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Podars submits Shakti mills revival plan of setting up weaving unit

YarnsandFibers News Bureau 2014-09-16 17:45:00 – Mumbai

The Podar family, which owns the defunct Shakti mills in Mahalaxmi, had earlier this year submitted the petition seeking renewal of the lease with the state government have told the Bombay High Court that their revival plans for the mill should not be derailed by such "stray incidents".

Submitting a revival plan for the mill that stopped functioning more than 30 years ago, the Podar family said that it will set up a weaving unit, including warehouses, which will provide immediate employment to 180 people.

SSML will set up a weaving unit and other built up area in three phases on a portion of the textile mill property. The unit shall be a synthetic and art silk weaving facility for grey fabrics of high value mixed with fancy fabrics of suiting and shirting for men and dress material for women. The estimated employment generation shall be of 180 workers.

The initial capacity of the unit will be 24,00,000 mt per annum, which will be increased to 72,00,000 mt in the final phase. The project is intended to be self financed to the extent of 75 percent and the balance capital will be raised through loans.

The family has also proposed to appoint a three-member adjudicating committee, of which two members will be appointed by a newly-constituted board of directors, and the presiding member will be appointed by the high court.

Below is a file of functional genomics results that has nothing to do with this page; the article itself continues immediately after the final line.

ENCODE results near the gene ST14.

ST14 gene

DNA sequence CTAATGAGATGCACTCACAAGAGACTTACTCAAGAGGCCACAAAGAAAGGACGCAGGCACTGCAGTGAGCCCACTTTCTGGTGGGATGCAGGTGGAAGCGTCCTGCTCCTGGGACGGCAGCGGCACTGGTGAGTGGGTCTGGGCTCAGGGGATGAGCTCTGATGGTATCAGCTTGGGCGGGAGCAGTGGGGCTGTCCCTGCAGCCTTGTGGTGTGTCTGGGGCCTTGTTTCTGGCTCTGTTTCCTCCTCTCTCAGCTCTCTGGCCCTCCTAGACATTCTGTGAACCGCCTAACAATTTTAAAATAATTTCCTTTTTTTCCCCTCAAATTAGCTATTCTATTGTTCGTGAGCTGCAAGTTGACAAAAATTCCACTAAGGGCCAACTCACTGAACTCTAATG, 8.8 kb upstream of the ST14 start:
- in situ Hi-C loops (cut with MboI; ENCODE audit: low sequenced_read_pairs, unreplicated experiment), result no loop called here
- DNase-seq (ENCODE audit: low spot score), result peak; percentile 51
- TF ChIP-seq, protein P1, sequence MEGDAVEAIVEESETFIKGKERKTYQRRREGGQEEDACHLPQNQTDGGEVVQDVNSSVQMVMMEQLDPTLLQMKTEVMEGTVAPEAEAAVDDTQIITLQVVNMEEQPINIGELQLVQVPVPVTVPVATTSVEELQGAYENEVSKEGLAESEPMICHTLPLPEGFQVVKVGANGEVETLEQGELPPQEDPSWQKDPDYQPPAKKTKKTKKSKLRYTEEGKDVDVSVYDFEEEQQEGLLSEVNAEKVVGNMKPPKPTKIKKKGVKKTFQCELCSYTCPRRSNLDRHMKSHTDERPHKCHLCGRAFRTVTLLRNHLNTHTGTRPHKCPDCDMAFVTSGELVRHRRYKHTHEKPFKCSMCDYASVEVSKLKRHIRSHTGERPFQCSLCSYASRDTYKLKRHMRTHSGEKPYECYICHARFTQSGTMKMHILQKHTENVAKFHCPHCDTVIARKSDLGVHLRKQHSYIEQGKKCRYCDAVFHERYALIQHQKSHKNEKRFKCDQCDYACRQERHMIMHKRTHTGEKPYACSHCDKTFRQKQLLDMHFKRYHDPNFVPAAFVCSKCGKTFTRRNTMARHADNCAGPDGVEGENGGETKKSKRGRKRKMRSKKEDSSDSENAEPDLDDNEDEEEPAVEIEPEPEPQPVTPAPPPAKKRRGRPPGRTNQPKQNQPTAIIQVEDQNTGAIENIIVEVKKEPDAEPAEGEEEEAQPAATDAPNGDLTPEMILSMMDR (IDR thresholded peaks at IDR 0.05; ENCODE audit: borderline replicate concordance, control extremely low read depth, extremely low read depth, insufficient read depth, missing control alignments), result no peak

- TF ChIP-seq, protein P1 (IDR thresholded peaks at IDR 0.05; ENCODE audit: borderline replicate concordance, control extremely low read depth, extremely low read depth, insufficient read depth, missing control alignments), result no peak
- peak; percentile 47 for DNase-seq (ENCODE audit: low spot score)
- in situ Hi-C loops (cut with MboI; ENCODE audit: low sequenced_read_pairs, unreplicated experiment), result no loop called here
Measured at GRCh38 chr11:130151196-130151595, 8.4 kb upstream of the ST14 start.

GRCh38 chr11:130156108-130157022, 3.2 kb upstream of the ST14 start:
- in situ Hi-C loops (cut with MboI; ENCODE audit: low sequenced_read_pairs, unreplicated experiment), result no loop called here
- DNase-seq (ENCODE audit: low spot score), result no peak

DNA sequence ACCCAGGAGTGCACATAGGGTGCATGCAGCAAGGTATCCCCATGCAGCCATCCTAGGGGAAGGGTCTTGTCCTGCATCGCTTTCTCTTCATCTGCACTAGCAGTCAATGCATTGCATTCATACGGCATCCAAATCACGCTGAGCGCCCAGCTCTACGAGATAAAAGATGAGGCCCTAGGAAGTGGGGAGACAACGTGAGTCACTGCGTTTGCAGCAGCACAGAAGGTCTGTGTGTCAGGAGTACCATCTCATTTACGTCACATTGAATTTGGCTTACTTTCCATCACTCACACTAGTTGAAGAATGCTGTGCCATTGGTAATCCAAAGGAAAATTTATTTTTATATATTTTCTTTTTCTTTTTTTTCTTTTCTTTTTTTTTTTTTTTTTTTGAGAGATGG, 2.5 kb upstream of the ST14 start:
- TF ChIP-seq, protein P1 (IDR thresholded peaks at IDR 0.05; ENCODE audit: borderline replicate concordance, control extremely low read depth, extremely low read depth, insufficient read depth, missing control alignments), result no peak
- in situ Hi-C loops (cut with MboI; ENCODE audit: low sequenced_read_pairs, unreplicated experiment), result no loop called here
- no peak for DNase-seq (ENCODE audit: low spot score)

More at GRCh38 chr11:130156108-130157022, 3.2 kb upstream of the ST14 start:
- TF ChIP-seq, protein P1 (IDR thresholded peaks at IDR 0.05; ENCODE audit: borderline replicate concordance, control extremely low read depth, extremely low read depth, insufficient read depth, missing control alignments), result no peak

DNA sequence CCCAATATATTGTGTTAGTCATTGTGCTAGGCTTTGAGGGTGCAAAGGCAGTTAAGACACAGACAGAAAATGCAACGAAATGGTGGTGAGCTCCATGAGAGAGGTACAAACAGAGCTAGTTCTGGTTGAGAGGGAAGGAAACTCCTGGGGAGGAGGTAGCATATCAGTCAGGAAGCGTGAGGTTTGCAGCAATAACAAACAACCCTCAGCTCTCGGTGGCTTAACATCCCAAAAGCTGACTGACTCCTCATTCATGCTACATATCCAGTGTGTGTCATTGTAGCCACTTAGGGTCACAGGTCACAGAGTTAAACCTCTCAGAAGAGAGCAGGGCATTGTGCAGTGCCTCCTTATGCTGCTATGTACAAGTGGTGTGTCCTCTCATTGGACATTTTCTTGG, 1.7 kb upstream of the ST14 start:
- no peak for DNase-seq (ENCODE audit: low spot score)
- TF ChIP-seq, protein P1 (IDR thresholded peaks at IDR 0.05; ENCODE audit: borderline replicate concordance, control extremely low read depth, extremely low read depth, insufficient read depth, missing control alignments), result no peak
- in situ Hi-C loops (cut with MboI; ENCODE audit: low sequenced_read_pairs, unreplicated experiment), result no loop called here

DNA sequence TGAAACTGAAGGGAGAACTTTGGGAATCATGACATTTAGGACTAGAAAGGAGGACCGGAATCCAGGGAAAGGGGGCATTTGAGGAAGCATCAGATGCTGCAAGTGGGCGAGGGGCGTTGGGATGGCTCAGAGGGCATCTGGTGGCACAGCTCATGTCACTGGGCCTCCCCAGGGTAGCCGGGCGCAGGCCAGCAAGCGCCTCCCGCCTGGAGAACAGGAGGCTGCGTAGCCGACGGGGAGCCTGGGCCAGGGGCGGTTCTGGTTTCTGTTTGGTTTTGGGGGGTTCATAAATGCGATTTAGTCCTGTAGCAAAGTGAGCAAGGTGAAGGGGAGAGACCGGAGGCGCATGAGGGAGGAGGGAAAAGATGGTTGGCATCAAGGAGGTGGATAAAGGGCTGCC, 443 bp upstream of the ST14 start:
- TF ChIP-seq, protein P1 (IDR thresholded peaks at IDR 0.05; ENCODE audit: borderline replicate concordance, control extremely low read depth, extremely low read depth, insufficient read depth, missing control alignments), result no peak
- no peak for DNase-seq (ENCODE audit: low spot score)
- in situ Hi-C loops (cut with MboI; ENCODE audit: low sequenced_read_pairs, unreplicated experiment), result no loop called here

The state Revenue and Forest Department had last month rejected the application filed by Podar Shakti Synthetics Pvt Ltd (PSSPL), fully owned by industrialist Ajay Podar and his family members. The PSSPL has 86 percent stake in SSML. While passing an order last month to take over the plot, Revenue Minister Balasaheb Thorat said that the complex will now be reserved for "larger public use".

One of the grounds for the takeover is the SSML management was not able to take proper care of the land, resulting in criminal activities taking place there.

Other main grounds for cancelling the SSML's lease were that the company was not in existence any more and that it had not used the land for the purpose it was given to them. The SSML petition, however, said that company does not cease to exist just because the high court had passed a winding-up order. It also says that it was precisely for this reason that the land was not being used for purpose it was taken (the HC's winding-up order), therefore the mill could not function.

The division bench of Justices VM Kanade and P D Kode directed the government to not take any further steps based on the order passed last month. The case is likely to be heard on October 13. On Monday, the high court granted an injunction on the government's plan to take over the 29,000 sq yard land.

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